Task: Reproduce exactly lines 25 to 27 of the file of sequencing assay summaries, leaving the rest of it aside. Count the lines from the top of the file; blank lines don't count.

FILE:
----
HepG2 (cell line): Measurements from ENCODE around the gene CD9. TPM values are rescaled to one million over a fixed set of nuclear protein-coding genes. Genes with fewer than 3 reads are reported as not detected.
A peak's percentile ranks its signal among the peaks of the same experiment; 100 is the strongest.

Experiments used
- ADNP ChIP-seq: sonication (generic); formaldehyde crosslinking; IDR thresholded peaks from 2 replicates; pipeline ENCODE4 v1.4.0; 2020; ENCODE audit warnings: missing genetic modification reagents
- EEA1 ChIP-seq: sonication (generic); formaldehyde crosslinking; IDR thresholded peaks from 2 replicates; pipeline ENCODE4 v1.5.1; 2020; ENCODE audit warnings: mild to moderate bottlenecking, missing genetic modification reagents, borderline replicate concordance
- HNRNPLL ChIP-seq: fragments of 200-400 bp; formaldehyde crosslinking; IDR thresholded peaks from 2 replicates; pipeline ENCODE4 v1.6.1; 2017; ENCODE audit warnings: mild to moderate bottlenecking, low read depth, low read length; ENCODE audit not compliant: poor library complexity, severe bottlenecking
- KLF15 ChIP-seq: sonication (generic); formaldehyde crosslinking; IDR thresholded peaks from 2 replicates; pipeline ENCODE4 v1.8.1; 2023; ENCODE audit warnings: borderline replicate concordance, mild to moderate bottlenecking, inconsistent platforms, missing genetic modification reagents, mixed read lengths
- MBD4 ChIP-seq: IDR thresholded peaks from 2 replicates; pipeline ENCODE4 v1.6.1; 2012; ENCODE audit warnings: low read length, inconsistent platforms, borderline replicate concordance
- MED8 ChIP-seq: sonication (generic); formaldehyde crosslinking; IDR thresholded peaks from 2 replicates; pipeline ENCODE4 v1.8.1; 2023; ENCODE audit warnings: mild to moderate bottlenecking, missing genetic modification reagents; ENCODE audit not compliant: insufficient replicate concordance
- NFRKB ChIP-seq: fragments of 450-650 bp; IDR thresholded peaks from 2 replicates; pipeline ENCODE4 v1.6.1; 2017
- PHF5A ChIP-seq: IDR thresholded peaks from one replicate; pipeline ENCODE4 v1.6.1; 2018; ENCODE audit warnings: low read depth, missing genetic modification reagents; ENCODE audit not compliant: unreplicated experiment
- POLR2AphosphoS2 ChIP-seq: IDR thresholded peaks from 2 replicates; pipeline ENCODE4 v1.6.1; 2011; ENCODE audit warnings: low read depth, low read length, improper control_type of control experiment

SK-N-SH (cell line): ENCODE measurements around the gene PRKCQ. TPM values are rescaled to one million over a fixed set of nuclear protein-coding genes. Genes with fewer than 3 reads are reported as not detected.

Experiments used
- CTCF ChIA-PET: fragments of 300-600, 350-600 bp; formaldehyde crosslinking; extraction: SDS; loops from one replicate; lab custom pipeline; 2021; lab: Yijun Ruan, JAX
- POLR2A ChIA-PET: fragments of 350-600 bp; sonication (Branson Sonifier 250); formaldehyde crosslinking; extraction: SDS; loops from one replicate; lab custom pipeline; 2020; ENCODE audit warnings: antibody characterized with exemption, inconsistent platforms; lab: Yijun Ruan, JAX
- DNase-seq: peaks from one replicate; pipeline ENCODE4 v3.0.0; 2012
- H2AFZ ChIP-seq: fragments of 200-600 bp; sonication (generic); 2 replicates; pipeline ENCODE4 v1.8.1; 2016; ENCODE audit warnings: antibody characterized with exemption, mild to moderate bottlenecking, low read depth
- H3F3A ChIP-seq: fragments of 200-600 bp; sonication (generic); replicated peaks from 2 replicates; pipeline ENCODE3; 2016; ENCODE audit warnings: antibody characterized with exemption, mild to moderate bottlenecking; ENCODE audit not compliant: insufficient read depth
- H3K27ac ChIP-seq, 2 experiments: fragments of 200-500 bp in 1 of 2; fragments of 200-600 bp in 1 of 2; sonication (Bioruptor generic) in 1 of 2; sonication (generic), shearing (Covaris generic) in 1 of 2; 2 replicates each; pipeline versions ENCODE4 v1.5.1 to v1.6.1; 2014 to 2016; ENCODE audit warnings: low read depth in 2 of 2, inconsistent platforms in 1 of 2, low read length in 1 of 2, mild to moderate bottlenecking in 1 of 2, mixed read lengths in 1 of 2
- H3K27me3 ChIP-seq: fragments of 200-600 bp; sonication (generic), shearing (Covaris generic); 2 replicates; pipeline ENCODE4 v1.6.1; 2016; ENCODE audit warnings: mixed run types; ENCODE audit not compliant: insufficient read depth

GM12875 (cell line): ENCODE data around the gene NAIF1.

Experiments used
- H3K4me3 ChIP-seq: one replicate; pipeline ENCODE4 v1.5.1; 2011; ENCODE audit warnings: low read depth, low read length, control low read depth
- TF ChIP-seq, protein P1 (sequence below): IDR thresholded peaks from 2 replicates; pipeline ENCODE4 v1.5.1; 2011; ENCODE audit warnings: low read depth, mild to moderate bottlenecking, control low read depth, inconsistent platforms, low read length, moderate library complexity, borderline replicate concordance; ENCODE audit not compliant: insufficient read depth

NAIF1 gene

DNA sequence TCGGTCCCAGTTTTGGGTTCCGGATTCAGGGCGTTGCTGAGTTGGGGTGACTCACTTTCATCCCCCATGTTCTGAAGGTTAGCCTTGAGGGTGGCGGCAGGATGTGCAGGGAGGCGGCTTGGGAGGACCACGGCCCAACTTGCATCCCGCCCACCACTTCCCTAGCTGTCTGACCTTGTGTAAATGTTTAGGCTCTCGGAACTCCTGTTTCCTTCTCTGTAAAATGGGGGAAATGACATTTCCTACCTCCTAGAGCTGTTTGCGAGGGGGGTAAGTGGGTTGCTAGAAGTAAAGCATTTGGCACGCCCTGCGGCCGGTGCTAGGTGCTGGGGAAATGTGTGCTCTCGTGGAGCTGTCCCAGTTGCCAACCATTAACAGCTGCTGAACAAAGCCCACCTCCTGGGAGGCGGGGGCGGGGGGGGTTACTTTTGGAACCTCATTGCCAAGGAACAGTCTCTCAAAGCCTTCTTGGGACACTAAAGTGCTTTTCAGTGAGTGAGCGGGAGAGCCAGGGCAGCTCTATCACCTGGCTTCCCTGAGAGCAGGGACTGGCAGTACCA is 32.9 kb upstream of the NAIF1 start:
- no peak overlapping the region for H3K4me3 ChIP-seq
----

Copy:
- TF ChIP-seq, protein P1 (sequence below): IDR thresholded peaks from 2 replicates; pipeline ENCODE4 v1.5.1; 2011; ENCODE audit warnings: low read depth, mild to moderate bottlenecking, control low read depth, inconsistent platforms, low read length, moderate library complexity, borderline replicate concordance; ENCODE audit not compliant: insufficient read depth

NAIF1 gene

DNA sequence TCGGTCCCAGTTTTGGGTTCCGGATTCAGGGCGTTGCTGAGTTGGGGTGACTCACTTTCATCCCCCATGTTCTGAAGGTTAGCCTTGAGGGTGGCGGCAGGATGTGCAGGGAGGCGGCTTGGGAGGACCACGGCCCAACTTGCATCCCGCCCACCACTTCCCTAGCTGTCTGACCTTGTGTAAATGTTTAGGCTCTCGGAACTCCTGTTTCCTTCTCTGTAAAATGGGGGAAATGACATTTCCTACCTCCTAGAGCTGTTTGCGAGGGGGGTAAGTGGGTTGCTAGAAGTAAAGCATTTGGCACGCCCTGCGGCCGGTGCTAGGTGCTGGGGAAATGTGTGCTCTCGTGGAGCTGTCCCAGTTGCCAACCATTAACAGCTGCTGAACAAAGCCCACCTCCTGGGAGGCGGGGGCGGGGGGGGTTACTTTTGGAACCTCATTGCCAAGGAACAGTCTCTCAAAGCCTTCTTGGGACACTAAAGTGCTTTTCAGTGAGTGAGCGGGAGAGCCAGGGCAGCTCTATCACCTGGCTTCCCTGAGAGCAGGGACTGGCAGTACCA is 32.9 kb upstream of the NAIF1 start: